Lessons from Twitter analytics
Posted September 3, 2014on:
When I first heard the news that Twitter made its analytics dashboard available to all, I jumped on it straightaway.
I was surprised to learn of my reach or what Twitter calls impressions. That said I have no doubt that others have a far wider reach.
But now I am wondering about the reliability of the analytics dashboard.
I discovered the analytics tools on 28 Aug. However, the date and time seem to be set for some other part of the globe. That said, my reach for 27 Aug as recorded on the morning of 28 Aug was 27,263 (see screencapture below).
The analytics engine was already collecting data for 28 Aug as evident by the small bar to the right of the highlighted one.
On 29 Aug, I checked for activity on the 28th. I moused over the 27th accidentally and noticed that the count went up to 28,842 (see screencapture below).
I am not sure why the numbers changed.
Perhaps the counts got adjusted for the time and date difference. Perhaps older tweets were getting views two or three days after being posted and their hit counts were not yet stable.
The numbers seem to settle about two days into collection. It might be best then to monitor on a weekly or monthly basis.
That was lesson number one.
What is worrying is the low engagement. I have read a few reviews by other individual tweeters [example from Gizmodo] and they say the same thing.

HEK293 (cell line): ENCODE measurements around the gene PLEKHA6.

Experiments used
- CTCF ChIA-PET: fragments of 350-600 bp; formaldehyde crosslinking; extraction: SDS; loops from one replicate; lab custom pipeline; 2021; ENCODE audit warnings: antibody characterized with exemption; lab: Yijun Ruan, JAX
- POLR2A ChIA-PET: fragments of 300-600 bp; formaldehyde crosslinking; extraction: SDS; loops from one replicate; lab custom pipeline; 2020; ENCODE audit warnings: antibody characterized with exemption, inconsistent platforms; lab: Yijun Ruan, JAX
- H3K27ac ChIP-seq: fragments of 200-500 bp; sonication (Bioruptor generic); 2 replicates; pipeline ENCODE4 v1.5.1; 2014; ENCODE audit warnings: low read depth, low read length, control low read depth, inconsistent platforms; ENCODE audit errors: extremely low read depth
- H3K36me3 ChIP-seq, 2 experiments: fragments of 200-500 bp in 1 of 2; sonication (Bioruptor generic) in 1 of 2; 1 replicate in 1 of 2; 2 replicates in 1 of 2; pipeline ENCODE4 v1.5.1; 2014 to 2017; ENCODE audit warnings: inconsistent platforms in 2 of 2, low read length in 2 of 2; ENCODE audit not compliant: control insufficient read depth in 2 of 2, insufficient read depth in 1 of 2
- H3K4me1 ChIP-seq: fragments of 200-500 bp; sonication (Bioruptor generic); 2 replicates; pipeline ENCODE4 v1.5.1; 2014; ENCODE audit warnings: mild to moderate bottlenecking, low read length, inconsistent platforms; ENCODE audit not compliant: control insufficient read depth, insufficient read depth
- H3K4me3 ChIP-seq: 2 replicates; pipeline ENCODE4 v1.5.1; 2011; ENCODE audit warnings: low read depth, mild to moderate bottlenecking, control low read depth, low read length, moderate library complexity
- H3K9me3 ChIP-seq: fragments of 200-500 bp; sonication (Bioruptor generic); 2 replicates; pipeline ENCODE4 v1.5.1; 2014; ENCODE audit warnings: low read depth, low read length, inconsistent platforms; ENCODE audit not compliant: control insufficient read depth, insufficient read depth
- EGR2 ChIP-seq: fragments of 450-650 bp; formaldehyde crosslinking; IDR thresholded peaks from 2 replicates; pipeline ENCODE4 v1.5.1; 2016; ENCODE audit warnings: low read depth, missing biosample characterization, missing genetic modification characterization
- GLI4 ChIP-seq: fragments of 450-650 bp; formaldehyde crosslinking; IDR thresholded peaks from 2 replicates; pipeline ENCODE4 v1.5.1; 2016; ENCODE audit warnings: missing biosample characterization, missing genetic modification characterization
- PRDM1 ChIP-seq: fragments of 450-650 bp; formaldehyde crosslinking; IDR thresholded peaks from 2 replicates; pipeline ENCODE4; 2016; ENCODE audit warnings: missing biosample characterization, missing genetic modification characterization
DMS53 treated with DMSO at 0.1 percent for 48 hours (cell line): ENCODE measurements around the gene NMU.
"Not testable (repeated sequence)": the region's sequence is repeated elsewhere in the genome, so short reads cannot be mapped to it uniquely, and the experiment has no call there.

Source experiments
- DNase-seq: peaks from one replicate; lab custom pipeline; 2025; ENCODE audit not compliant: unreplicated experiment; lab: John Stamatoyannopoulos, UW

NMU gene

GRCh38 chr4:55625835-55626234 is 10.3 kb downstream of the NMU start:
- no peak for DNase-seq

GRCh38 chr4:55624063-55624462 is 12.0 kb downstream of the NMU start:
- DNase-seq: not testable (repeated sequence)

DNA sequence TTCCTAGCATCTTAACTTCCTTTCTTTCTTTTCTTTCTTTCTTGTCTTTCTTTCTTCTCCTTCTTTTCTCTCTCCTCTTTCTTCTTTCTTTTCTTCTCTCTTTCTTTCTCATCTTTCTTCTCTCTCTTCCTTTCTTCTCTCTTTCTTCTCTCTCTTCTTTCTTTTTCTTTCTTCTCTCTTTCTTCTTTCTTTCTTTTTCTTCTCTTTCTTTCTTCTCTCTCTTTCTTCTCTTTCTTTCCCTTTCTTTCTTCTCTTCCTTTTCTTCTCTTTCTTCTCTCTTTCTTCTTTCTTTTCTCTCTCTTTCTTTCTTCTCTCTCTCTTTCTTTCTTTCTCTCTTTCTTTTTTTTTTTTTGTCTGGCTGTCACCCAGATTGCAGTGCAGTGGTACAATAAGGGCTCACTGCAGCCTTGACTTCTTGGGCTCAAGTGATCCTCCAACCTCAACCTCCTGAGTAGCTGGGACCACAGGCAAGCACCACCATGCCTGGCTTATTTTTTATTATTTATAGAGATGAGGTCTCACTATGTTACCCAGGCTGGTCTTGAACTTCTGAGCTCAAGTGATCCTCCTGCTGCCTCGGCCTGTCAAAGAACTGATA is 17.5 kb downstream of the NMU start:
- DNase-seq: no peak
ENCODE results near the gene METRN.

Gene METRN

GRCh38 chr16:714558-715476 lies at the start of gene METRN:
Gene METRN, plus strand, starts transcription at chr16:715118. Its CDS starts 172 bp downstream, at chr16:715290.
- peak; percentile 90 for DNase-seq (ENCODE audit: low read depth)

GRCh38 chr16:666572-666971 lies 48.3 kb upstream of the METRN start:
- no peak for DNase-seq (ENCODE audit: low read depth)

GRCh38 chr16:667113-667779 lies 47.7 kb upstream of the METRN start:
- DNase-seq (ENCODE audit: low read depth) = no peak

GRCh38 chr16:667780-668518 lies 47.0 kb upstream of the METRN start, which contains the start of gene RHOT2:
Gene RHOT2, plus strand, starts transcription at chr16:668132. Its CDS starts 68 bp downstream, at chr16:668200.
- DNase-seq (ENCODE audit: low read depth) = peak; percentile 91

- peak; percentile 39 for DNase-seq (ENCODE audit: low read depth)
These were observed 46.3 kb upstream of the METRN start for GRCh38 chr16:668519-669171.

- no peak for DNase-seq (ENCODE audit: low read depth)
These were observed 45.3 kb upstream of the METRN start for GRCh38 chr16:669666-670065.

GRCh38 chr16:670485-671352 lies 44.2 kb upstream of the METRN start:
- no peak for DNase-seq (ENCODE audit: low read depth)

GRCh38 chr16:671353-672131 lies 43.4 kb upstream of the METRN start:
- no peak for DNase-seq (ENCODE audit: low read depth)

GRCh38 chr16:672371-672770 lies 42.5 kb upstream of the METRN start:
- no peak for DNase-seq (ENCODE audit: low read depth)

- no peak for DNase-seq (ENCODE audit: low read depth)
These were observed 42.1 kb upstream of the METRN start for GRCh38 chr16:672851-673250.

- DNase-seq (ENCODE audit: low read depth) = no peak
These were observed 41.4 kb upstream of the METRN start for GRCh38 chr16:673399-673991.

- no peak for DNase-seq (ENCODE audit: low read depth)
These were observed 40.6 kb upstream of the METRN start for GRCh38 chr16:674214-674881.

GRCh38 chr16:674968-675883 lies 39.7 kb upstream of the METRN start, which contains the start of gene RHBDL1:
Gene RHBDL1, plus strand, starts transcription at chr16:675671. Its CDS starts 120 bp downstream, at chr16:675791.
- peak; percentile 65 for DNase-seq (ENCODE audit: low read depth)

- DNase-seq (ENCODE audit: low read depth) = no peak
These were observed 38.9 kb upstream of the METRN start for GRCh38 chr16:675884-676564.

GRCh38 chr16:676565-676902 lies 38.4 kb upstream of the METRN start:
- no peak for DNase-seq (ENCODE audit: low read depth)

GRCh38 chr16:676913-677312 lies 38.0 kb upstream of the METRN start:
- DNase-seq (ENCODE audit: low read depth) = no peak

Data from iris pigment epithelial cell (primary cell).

Each of my tweets gets between 4000 to 5000 views. But you can count on two hands (and occasionally include the feet) the number of reader interactions with the tweets. These include retweeting, favouriting, clicking on embedded resources, etc.
The tweets with higher interactions tend to be question-oriented. Ask a question and you are likely to get responses. The tweets with lower interactions are information-oriented. Provide something of value and the consumer consumes. Do not expect a thank you, feedback, or a pass-it-on.
This behaviour is not unique to Twitter. When I was privy to my former department’s Facebook reports, our engagement rate was equally low.
If I was a company I would be concerned that customers were not engaging with me. As an educator carefully curating and sharing, I might be a bit concerned about the viewing habits of my informal audience and learners.
I used to say today’s learner seems to move at twitch speed. This is not another way of saying they have short attention spans because they do not. Anyone who has observed someone else immersed in a game or in a state of flow will realize how much focus gamers have.
I mean to say that they move superficially from one resource to another due to the breadth of information presented to them. Their rallying cry seems to be tl;dr (too long, didn’t read).
Now I am tempted to say that my followers move at Twitter speed. That might sound like superficial consumption, but at least they read and read lots of seemingly disparate information. It is the brain foraging as this MindShift article points out.
So another lesson might be to leverage on Twitter as the learner expects. Not so much in a forced provide-feedback-in-a-classroom way, but in an informal, scattered goodies way or a curiosity-driven, #hashtag-focused chat.